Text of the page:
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Aunt Karen TikTok, Aunt Karen Twitter, Aunt Karen White Lives Matter

Aunt Karen exposing the White Lives Matter Facebook group.

Racist blasting, viral vigilante Denise Bradley (aka "Aunt Karen" on TikTok) strikes again. This time, she's gone undercover into a private Facebook group titled 'White Lives Matter." Yeah … you probably see where this is going.

To bring you up to speed on all things Aunt Karen: Bradley created her social media alter ego in 2020 to identify and expose people using racial slurs and derogatory remarks online. Though sometimes her methods can be extreme (like publicly sharing people's home address, social security number, etc.), Aunt Karen does live up to her slogan of "the devil works hard, but we work harder" by relentlessly forcing bullies and white supremacists to be accountable.

Bradley recently posted a video (currently racking up close to 250,000 views) where she said: "So I have this White Lives Matter group that I secretly infiltrated, but now they know I'm in there. But what they don't know is that I have four profiles in there—they kicked out one of my profiles, but there's a ton more. And all of you guys that are helping infiltrate this group, I love you."


@auntkaren0

#greenscreen I’m watching you! #racist #karen #awareness #conservative #blacklivesmatter #trump #biden #StudentSectionSauce

"The trolling in this group is amazing," she continued, showing a post depicting a picture of Michael B. Jordan as superman, which apparently the group found alarming, as the caption read "I'm terrified where this will go. Yes, Superman is now black." Yikes.

Aunt Karen

Aunt Karen's TikTok video exposing racist Facebook posts.

Twitter

It's probably no surprise that in infiltrating this group, Bradley easily saw that "every post made was rooted in hatred. At the heart of it all, skin colour was their only excuse for it. They held people of colour (particularly Black people) in such low regard. To them, we're the root of all problem[s]," according to her interview with Indy100. Which is admittedly depressing, and yet all of Aunt's Karen's videos do have an undeniable sense of humor, even while exposing deep-seated racism.

Despite the levity in delivery, Aunt Karen's purpose is singular and serious: "I want them to feel uncomfortable. They shouldn't be able to display so much hate and bigotry. They don't deserve a space on any platform."

This was said to The Daily Dot after she found yet another white supremacist group on Facebook, with the not-so-clever rebranding of "White Lives Matter 2.0." I guess some things can be worse than Facebook changing to Meta.

@auntkaren0

#greenscreen #IKnowWhatYouDid #racism #alllivesmatter #blacklivesmatter #biden #trump2020 #awareness #viral #conservative #liberal #tdwhbwwh

Luckily, Facebook banned the revival group within a day of Bradley's follow-up video. But not before she revealed a few more posts from the group. You know, things like how "disturbing" it is that the Netflix show "The Baby-Sitters Club" requested fans donate to Black Lives Matter and The Trevor Project (spelled "Trever" in the post and informing us all that the campaign "praises sinners that are gay"). Or photos of Trump and Jesus being the best of friends. Bradley admitted that they weren't all racist posts. A puppy meme was thrown in for good measure.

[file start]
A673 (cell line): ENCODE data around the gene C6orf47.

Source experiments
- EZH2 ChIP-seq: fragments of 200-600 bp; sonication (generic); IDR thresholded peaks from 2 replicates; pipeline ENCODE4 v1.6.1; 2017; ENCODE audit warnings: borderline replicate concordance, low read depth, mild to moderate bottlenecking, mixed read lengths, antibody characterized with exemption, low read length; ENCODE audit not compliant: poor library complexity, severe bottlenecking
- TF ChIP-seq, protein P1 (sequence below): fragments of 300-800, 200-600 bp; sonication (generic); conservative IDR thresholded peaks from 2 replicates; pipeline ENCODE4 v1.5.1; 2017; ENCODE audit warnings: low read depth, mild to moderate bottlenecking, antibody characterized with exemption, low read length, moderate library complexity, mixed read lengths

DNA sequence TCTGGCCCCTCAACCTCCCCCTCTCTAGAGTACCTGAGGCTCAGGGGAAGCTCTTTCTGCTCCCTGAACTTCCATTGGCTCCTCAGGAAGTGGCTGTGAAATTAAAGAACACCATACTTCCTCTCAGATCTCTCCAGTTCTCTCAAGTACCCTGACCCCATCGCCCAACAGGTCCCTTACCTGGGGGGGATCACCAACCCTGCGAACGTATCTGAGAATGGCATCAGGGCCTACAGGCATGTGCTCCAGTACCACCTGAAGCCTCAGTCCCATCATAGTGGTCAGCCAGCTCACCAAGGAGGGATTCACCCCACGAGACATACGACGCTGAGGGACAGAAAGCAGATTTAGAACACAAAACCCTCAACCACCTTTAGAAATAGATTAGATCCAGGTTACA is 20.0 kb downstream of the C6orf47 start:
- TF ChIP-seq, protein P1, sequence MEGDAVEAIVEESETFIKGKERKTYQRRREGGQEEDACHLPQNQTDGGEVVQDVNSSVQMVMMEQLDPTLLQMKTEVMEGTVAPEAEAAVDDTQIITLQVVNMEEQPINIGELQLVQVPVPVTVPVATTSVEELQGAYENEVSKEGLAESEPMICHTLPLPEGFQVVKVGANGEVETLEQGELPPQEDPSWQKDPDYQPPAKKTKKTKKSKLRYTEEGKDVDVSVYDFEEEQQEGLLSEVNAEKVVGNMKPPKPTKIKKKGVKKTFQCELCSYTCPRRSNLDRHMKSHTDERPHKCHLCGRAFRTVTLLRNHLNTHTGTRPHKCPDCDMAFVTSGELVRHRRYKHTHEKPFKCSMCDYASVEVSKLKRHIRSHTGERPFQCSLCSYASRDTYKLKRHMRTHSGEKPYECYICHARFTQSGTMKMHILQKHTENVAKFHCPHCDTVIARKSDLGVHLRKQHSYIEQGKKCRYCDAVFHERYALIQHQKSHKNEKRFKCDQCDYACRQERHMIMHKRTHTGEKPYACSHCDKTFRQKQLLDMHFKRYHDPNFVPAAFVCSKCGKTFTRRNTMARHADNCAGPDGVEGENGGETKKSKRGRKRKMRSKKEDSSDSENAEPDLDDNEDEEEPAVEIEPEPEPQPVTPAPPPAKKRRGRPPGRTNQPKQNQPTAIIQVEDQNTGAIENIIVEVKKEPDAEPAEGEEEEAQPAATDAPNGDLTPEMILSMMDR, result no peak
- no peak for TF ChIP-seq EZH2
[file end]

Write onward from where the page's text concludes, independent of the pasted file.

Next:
White Lives Matter infiltrated

Aunt Karen exposed White Lives Matter 2.0.

TikTok

And though some present themselves as moderate by promoting "all lives matter" as a form of racial equality, there are still anti-Black messages. Including, but certainly not limited to referring to Black people as "lazy." This kind of hate-filled rhetoric and fuel for ongoing systemic oppression must be, as Aunt Karen says, "dismantled." Though Bradley has a sense of humor about it, it's (obviously) not funny.

On staying resolute, Bradley told The Daily Dot that "what calms me is my purpose. If anything I do can help take another step towards the end of racism. I'm going to do it." And in a continuously more digital world, it might as well be taking down racists one tweet or TikTok at a time.

10/10. The Mayyas dance.

We can almost always expect to see amazing acts and rare skills on “America’s Got Talent.” But sometimes, we get even more than that.

The Mayyas, a Lebanese women’s dance troupe whose name means “proud walk of a lioness,” delivered a performance so mesmerizing that judge Simon Cowell called it the “best dance act” the show has ever seen, winning them an almost instant golden buzzer.

Perhaps this victory comes as no surprise, considering that the Mayyas had previously won “Arab’s Got Talent” in 2019 and competed on “Britain’s Got Talent: The Champions.” But truly, it’s what motivates them to take to the stage that’s remarkable.

“Lebanon is a very beautiful country, but we live a daily struggle," one of the dancers said to the judges just moments before their audition. Another explained, “being a dancer as a female Arab is not fully supported yet.”

Nadim Cherfan, the team’s choreographer, added that “Lebanon is not considered a place where you can build a career out of dancing, so it’s really hard, and harder for women.”

Still, Cherfan shared that it was a previous “AGT” star who inspired the Mayyas to defy the odds and audition anyway. Nightbirde, a breakout singer who also earned a golden buzzer before tragically passing away in February 2021 due to cancer, had told the audience, “You can't wait until life isn't hard anymore before you decide to be happy.” The dance team took the advice to heart.

For the Mayyas, coming onto the “AGT” stage became more than an audition opportunity. Getting emotional, one of the dancers declared that it was “our only chance to prove to the world what Arab women can do, the art we can create, the fights we fight.”

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